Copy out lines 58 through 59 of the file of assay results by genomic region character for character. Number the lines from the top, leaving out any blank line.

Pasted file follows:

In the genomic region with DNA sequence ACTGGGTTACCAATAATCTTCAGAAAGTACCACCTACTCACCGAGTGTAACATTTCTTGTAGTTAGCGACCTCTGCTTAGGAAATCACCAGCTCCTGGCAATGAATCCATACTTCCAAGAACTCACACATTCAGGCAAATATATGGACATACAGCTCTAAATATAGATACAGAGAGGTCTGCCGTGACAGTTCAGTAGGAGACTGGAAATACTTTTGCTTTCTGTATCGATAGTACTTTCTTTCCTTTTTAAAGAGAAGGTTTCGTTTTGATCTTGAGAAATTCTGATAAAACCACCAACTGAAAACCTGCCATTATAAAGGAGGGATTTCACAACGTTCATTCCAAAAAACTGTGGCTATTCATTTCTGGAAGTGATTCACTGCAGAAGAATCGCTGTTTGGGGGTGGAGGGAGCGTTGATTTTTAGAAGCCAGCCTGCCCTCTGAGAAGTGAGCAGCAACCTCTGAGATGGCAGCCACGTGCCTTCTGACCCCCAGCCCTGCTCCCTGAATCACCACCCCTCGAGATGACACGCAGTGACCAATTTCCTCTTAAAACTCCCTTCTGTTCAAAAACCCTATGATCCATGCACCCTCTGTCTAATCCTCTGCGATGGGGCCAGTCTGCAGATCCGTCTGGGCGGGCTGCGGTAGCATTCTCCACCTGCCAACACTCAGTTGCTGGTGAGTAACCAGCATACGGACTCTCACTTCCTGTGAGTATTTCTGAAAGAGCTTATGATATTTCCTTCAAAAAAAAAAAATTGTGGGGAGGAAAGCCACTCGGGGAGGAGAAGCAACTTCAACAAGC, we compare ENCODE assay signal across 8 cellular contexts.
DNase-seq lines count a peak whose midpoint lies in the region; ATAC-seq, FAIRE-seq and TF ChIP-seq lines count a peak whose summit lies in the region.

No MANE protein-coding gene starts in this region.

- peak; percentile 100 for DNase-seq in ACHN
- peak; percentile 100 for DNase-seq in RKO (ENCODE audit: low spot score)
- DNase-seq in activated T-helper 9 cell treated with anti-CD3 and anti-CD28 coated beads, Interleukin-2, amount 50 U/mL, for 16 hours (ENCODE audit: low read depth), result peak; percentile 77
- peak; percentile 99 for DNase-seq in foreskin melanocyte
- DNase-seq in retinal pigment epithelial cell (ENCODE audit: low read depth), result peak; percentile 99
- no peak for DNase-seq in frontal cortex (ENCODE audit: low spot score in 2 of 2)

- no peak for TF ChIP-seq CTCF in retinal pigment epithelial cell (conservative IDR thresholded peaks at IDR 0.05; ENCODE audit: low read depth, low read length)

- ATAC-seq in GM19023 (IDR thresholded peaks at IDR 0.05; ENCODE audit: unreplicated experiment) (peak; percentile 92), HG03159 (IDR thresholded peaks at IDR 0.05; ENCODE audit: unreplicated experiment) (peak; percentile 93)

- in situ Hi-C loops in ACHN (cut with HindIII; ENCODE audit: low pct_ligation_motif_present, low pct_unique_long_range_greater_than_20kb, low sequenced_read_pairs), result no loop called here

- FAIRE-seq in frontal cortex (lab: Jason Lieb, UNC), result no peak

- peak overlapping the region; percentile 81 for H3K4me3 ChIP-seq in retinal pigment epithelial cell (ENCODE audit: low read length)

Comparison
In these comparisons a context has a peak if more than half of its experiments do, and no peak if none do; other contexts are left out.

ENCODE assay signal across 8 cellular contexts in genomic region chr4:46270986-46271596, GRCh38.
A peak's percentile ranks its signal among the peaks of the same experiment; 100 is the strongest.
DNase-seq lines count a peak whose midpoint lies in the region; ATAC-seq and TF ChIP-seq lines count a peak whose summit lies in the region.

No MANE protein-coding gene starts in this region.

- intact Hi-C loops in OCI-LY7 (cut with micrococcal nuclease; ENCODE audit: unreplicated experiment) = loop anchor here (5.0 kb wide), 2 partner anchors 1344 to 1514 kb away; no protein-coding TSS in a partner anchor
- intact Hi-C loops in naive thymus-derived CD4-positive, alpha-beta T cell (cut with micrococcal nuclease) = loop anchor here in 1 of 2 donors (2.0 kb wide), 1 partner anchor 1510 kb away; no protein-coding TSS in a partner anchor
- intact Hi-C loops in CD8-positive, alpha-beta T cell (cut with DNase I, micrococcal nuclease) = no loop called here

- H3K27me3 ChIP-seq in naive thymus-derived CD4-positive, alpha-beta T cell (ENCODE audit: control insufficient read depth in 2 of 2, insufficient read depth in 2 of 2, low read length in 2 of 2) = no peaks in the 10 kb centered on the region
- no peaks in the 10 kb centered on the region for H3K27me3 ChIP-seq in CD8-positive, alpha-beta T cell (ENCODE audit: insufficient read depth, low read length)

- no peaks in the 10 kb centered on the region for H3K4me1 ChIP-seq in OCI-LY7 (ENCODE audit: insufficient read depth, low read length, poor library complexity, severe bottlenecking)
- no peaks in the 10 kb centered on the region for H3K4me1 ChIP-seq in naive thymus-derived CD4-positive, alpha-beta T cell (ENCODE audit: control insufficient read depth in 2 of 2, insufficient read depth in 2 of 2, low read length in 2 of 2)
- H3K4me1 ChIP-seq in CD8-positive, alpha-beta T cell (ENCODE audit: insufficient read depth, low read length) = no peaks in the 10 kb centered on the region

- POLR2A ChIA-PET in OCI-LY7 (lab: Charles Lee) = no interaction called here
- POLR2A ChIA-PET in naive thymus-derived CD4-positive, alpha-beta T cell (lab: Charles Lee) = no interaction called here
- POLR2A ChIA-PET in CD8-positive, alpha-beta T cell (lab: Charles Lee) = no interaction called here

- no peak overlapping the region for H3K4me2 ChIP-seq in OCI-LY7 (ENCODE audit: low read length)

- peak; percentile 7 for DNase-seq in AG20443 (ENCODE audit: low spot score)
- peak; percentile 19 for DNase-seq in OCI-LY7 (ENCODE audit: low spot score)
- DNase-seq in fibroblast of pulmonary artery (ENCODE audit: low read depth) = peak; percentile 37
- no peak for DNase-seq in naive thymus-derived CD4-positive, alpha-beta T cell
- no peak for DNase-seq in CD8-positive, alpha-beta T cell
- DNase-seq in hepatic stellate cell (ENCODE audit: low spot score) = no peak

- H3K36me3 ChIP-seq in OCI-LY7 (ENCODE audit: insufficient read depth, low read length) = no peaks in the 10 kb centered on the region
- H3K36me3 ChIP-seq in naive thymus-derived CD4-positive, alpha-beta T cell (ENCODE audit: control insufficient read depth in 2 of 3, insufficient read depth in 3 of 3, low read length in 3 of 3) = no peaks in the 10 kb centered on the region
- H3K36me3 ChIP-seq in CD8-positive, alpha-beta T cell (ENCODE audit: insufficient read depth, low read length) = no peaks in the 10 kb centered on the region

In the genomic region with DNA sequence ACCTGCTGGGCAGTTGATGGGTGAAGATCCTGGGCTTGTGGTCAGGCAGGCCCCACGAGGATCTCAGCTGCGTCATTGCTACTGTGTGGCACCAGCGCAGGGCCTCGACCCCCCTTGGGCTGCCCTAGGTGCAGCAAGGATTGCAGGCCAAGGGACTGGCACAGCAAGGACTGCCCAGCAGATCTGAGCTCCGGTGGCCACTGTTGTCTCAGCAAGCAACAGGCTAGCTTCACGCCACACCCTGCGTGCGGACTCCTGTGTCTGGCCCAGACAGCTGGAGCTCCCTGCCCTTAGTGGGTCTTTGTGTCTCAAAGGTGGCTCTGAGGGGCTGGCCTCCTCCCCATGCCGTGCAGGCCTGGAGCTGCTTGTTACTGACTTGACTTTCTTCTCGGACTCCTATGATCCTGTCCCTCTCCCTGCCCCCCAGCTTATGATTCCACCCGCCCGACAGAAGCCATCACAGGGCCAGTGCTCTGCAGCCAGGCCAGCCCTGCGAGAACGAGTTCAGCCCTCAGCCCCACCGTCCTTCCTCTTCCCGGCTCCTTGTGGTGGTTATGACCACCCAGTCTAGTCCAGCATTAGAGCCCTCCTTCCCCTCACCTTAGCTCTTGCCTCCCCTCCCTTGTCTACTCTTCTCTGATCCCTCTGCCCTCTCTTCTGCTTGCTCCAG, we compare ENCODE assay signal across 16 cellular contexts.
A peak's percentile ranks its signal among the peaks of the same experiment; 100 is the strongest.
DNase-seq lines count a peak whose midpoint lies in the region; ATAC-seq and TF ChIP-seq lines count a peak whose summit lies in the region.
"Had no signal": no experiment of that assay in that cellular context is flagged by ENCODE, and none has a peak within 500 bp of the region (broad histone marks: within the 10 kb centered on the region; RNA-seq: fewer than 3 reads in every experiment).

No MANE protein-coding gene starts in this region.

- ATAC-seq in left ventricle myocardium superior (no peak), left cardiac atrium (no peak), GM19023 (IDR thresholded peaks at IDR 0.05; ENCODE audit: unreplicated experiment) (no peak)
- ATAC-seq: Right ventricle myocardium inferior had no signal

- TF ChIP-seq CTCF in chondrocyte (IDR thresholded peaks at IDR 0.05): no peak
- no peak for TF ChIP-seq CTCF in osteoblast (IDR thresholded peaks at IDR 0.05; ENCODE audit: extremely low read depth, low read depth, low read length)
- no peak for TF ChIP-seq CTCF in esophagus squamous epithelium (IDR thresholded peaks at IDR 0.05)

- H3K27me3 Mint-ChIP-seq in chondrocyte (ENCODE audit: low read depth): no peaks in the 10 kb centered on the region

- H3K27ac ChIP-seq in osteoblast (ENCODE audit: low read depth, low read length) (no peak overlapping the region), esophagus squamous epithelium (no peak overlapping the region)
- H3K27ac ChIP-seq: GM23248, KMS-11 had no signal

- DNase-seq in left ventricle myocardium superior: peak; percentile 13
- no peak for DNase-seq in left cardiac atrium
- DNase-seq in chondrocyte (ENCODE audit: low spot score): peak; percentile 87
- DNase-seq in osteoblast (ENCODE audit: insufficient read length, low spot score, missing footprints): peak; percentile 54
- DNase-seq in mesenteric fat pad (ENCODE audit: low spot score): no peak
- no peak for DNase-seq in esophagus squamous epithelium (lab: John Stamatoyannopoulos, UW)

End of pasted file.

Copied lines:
- DNase-seq in osteoblast (ENCODE audit: insufficient read length, low spot score, missing footprints): peak; percentile 54
- DNase-seq in mesenteric fat pad (ENCODE audit: low spot score): no peak